Transatlantic cooperation creating world's largest genome bank
The European Commission, US National Institutes of Health
and Genome Canada are co-funding a global collaborative research
programme aiming at creating mutant mouse lines in every single
gene present in the mouse genome. The goal is to better understand
the ways a single gene influences the health and well-being
of mice by deleting, or “knocking out”, individual
genes. Through the study of the mouse genome, researchers
expect to gain invaluable insight into disease processes in
humans, as mice and humans share 99 percent of their genetic
code. In addition to the current initiative, the EU has invested
over €135 million since 2002 in mouse functional genomics,
easily putting Europe at the forefront of genomic research.
mouse genome holds a wealth of information regarding
human diseases, though unlocking it won't
Researchers plan to make each mutant line of mouse created through
the international project publicly available to all scientists.
By conducting the experiment on such a large scale, experts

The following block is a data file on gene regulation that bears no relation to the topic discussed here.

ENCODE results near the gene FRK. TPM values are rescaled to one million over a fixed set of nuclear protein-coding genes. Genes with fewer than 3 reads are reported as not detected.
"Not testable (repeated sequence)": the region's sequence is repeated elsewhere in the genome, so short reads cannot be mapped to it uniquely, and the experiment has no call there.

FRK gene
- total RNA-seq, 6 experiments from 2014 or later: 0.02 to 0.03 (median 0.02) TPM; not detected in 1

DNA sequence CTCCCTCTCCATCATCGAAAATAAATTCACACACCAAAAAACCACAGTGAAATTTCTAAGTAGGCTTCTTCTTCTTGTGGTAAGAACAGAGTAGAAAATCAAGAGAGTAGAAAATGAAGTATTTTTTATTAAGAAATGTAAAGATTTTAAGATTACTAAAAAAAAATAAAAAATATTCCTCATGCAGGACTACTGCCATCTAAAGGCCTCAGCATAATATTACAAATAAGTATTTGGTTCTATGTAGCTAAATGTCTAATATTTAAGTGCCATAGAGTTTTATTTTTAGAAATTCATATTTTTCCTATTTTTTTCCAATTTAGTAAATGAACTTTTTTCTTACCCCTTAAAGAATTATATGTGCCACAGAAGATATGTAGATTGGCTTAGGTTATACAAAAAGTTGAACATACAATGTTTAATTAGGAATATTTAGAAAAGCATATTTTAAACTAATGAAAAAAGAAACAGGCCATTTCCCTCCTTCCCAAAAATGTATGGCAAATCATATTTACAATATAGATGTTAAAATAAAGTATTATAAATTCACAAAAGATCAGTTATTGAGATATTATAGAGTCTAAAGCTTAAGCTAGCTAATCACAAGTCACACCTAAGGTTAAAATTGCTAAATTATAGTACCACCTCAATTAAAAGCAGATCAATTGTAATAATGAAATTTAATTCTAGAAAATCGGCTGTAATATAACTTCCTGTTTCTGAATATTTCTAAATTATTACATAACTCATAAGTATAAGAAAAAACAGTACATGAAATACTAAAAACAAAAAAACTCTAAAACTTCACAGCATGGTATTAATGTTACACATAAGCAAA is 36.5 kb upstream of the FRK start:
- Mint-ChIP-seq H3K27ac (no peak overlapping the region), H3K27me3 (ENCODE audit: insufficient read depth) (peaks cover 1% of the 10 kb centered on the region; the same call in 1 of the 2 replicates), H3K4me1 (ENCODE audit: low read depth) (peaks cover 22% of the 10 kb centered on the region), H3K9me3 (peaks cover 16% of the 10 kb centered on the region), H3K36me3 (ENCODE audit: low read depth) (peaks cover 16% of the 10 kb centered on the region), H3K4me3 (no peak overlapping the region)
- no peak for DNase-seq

will generate the modified mice in a standardised and cost-effective
A recent Nature article on the initiative notes that
similar such experiments are not widely reported due to the
fact that they are often carried out in the private sector.
It goes on the say that out of the 4 000 mutant K.O. lines that
have been published, only 1 000 are open to public use.
“There isn't a common mechanism in place to enforce
deposition of K.O. mouse lines into public repositories,”
Wolfgang Wurst, coordinator of the European Conditional Knockout
Mouse Mutagenesis (EUCOMM) initiative, told Nature.
So, experts decided to “generate a comprehensive and public
resource of mouse mutant lines,” Nature reports.
This international collaborative project is one of the largest research endeavours ever conceived, second only to the Human Genome Project, to produce mutations in all the mouse genes. The project will target around 20 000 individual genes.
This world-wide mouse mutagenesis collaborative effort networks
three major initiatives: The EUCOMM project financed by the
European Commission with €13 million, the NorCOMM project
which received €4.4 million from the Canadian government
and the Knockout Mouse Project (KOMP) project financed by the
US-NIH with €39.2 million.
In addition, the European Commission also supports (€12
million) a new project: European Mouse Disease Clinic (EUMODIC)
to be launched in February 2007. EUMODIC aims at the detailed
molecular analysis of a large number (>600) of these newly created
mouse K.O. mutants lines.
The mouse experiments will give researchers the opportunity to mimic human diseases, and ultimately speed up drug development to fight those diseases.
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